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By Nick Wakeman

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Nick Wakeman

CSC loses bid to save missile defense contract

There are two ways to read the Government Accountability Office decision denying Computer Sciences Corp.’s bid protest: the agency was unreasonable, or CSC just plain didn’t listen.

That GAO ruled against CSC tells you want they think. CSC’s arguments fell flat, and it has lost its incumbent contract for systems engineering services with the Missile Defense Agency.

They agency assigned weaknesses to CSC’s bid and adjusted CSC’s price upwards to compensate for the weaknesses. The new price, however, was still lower than the price bid by Parsons Corp. And Parsons also had a high technical score.

The Missile Defense Agency dinged CSC because it felt CSC was bidding too many junior personnel. But this is the confusing part – CSC is the incumbent, and these are the same people who are performing the work now and receiving good past performance scores.

Because of this, the agency moved CSC’s pricing up to $51.9 million to reflect the cost of using more senior personnel.

CSC argued that the actions by the Missile Defense Agency were “unreasonable” and “irrational.”

But then there’s the agency’s side of the story.

Prior to awarding the contract to Parsons, the agency had discussions with the bidders and twice raised the issue of the junior staffing CSC was bidding, and CSC made no changes.

“Notwithstanding the agency’s clear statements of its concern, nothing in CSC’s final revised proposal provided a meaningful response,” GAO wrote in its decision.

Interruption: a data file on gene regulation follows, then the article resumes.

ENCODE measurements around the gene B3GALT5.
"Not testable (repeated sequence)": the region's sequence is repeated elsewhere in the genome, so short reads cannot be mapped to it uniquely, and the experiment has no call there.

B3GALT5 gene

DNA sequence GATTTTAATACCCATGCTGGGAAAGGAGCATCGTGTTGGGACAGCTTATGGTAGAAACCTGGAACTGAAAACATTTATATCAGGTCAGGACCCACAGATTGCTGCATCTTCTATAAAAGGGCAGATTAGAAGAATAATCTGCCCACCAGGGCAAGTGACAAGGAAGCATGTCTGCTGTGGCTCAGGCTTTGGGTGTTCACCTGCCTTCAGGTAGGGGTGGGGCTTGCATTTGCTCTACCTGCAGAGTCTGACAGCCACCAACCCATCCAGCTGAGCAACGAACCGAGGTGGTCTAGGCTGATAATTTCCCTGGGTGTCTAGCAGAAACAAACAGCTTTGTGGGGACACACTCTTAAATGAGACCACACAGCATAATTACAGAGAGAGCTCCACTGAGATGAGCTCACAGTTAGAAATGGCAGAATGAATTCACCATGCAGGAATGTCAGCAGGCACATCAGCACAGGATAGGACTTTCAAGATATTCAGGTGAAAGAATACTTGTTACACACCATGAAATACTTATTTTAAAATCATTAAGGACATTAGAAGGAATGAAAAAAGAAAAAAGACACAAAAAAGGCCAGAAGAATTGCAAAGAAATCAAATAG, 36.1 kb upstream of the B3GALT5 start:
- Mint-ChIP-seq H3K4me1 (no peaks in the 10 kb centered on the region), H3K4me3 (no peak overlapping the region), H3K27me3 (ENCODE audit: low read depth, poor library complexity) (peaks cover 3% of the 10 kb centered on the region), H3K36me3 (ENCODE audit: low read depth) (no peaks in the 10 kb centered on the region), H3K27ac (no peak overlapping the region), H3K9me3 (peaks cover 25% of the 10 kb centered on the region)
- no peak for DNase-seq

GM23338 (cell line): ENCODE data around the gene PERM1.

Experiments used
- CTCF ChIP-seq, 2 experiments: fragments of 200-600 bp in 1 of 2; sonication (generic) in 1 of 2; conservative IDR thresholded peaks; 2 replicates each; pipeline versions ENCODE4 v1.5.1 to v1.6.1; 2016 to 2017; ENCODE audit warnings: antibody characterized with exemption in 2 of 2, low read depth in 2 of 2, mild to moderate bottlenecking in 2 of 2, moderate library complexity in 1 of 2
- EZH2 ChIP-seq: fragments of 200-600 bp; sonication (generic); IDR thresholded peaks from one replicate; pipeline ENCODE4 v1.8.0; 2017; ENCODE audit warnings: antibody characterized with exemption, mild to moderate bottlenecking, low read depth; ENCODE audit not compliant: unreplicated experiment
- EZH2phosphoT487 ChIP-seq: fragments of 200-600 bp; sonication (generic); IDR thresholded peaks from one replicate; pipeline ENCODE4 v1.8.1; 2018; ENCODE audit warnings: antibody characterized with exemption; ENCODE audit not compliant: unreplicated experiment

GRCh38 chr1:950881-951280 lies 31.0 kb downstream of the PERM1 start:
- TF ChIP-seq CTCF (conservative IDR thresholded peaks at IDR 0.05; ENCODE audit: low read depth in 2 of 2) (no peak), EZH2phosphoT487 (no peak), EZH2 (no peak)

CSC did tell the agency that it had performed a “bottom-up analysis” of the requirements. They also referenced their successful past performance and observed that the statement of work for the new contract was similar to the prior contract.

For GAO, CSC just didn’t provide enough justification or “sufficient detail” to back up its position.

“The agency clearly sought CSC’s explanation supporting its leaner workforce and CSC failed to respond in a manner that altered the agency’s judgment,” GAO wrote.

I know hindsight is 20/20, and it does sound like CSC heard the agency’s concerns and thought they were responding. It’s reasonable to assume that because of today’s focus on low price, even in best value contracts such as this one, CSC was looking for a way to further differentiate their bid.

After all, they were performing the work with the personnel they bid, so why not reflect that in a lower-priced proposal? Isn’t that behavior you’d expect an agency to reward?

You have to wonder about the agency’s thinking as well. If your incumbent is performing well, why go with the high price?

The lesson is about more than just listening to your customer. I think CSC probably did that. The lesson is to listen but also be a bit of a mind reader. 

Posted by Nick Wakeman on Aug 13, 2015 at 9:51 AM


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